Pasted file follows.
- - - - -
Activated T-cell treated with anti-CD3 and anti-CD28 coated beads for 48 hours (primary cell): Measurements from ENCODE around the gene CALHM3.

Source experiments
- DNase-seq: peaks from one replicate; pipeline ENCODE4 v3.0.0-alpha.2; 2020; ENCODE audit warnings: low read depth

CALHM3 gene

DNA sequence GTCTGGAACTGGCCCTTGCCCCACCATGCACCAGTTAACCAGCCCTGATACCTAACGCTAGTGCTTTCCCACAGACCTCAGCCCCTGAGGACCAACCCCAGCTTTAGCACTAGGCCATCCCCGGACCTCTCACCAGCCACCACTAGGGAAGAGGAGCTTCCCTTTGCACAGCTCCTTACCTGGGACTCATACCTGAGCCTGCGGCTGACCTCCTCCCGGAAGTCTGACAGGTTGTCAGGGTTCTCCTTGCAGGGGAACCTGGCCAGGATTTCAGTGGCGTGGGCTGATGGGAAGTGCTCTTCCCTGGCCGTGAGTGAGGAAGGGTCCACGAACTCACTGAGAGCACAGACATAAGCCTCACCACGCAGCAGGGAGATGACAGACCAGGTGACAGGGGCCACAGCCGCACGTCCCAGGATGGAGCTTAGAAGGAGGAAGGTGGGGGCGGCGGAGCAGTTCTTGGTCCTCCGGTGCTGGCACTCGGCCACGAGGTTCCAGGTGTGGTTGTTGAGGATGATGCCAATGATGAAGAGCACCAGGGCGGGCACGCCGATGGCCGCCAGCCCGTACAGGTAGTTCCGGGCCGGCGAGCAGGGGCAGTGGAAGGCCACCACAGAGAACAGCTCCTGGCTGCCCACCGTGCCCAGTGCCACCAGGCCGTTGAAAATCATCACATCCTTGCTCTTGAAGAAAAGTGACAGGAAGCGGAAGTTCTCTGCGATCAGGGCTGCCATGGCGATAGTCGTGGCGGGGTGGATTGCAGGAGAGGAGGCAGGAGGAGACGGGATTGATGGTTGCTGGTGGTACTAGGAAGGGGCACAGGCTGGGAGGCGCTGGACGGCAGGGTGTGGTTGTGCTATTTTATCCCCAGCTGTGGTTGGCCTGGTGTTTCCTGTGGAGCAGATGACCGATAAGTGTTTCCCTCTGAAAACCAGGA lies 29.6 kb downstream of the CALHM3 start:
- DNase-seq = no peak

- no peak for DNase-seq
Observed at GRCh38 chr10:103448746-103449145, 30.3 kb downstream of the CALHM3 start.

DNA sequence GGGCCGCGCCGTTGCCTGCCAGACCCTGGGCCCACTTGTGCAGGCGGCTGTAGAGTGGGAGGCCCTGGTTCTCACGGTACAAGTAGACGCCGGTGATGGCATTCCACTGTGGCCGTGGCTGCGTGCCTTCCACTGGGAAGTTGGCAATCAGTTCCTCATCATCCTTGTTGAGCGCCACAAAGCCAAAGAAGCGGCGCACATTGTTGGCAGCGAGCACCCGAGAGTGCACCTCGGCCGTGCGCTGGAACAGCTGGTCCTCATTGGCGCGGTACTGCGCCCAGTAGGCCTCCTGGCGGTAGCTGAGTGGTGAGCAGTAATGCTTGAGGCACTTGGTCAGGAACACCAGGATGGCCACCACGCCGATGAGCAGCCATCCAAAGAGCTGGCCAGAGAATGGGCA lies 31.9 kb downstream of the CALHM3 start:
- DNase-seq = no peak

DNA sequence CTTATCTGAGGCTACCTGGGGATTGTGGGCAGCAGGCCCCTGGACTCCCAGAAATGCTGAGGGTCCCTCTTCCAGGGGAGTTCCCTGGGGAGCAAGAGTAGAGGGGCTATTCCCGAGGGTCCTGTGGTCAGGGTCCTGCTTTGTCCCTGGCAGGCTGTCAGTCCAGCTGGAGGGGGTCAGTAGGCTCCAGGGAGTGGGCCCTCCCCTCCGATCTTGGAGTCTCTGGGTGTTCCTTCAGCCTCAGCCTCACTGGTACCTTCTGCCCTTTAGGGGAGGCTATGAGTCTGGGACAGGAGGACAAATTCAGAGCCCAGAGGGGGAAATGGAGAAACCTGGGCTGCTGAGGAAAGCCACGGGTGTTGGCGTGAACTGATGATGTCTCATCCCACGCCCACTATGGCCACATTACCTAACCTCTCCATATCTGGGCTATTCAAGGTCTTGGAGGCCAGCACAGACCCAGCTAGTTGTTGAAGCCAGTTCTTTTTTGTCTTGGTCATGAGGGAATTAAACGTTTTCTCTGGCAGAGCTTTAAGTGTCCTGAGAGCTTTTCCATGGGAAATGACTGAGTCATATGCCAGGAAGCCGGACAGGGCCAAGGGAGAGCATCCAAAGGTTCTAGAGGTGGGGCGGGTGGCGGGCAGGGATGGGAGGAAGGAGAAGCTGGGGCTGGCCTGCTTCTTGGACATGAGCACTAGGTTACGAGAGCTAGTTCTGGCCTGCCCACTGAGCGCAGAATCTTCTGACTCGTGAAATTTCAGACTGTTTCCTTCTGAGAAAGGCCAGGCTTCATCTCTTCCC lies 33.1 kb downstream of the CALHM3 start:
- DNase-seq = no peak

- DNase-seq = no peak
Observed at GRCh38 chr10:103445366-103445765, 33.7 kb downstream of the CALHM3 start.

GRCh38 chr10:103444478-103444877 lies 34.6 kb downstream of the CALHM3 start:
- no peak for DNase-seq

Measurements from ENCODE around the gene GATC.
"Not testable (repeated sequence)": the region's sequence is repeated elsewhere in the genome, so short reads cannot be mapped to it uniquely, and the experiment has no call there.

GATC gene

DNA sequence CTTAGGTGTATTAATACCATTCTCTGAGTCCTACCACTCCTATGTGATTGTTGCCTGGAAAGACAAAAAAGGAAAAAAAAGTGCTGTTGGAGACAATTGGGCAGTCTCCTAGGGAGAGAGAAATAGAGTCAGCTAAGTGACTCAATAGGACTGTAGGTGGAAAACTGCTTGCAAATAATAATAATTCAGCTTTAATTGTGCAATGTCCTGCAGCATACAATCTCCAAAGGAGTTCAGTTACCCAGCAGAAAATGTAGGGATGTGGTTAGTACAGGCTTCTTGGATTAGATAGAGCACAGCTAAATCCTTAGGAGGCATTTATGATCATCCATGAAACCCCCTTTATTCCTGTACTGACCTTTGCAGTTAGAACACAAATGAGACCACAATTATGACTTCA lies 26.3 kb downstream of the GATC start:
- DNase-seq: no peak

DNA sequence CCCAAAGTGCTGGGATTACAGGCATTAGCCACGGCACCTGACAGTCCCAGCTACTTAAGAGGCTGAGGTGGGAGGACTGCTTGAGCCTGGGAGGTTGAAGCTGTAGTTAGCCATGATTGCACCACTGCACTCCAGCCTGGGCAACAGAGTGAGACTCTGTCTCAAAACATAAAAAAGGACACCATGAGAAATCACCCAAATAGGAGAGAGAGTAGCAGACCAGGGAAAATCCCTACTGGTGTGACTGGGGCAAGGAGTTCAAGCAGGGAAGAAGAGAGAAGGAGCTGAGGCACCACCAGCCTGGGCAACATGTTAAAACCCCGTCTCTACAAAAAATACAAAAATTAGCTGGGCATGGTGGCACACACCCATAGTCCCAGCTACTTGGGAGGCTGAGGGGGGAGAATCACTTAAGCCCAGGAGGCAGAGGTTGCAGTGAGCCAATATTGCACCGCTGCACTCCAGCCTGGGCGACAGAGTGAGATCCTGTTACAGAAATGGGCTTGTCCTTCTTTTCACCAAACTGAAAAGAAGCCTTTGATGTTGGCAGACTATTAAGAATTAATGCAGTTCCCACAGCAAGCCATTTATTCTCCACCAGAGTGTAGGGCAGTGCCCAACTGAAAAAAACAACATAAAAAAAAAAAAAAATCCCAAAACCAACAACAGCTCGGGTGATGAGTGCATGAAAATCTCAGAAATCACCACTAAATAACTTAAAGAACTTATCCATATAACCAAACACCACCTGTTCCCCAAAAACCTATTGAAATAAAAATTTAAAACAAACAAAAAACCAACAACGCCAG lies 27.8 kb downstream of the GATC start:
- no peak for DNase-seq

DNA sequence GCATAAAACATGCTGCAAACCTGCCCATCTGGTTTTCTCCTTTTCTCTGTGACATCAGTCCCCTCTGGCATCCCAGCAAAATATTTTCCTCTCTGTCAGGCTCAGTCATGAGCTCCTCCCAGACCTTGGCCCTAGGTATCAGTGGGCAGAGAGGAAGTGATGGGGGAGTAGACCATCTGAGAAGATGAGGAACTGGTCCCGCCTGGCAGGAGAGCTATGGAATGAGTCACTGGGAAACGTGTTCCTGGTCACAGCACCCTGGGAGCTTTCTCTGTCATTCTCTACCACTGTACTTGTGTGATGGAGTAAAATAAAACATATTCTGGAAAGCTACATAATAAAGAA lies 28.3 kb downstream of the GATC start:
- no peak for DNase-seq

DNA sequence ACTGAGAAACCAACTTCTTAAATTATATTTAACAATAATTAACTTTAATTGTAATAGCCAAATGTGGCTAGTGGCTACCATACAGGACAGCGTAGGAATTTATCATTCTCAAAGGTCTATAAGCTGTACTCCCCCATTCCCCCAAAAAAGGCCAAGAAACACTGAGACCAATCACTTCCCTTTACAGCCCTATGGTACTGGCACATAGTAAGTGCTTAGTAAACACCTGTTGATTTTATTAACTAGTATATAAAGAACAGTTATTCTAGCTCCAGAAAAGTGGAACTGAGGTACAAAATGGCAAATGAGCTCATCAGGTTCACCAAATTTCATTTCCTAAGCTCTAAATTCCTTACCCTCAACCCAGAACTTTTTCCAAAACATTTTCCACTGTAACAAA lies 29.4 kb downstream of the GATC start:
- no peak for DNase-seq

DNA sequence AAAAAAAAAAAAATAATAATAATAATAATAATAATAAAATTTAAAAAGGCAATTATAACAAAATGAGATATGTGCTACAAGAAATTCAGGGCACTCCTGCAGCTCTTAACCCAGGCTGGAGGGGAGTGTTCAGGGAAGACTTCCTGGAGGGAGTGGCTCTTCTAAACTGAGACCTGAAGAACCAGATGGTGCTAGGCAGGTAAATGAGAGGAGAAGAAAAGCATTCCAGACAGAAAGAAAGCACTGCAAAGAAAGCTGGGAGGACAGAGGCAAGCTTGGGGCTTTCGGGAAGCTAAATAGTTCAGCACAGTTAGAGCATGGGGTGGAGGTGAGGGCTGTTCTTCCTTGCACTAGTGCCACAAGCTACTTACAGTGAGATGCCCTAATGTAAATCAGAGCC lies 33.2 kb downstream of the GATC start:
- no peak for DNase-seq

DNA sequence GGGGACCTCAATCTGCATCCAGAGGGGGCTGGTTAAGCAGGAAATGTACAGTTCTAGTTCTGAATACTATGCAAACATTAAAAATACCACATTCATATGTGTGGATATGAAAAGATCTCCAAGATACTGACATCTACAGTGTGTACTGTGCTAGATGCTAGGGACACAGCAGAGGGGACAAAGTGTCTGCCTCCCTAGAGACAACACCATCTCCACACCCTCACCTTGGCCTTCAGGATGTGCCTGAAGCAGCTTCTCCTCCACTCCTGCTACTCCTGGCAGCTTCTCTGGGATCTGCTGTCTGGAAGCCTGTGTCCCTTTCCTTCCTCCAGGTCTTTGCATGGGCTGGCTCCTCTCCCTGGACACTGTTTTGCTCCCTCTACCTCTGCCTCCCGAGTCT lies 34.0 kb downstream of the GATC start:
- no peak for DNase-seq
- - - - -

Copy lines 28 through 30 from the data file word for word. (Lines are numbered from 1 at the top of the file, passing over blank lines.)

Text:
DNA sequence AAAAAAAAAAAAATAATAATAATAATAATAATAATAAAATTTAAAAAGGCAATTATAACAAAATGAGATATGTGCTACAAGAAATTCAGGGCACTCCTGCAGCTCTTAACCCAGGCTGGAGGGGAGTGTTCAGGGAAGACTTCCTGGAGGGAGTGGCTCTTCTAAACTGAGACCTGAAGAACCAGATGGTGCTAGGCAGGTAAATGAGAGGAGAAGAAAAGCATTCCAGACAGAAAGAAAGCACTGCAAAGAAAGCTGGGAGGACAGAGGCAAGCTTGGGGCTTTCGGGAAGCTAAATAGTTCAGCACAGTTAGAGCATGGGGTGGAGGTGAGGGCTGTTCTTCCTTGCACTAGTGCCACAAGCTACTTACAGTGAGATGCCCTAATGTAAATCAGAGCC lies 33.2 kb downstream of the GATC start:
- no peak for DNase-seq

DNA sequence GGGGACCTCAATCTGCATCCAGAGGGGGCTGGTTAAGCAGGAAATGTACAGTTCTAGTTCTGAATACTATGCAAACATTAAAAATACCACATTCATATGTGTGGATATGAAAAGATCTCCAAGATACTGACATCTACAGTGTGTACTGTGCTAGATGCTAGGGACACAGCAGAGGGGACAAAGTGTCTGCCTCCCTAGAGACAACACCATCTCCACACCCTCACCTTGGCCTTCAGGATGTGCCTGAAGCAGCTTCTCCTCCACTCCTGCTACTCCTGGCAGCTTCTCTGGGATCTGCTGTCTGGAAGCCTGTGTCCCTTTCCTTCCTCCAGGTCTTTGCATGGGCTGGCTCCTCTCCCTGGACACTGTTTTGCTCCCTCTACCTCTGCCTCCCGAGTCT lies 34.0 kb downstream of the GATC start: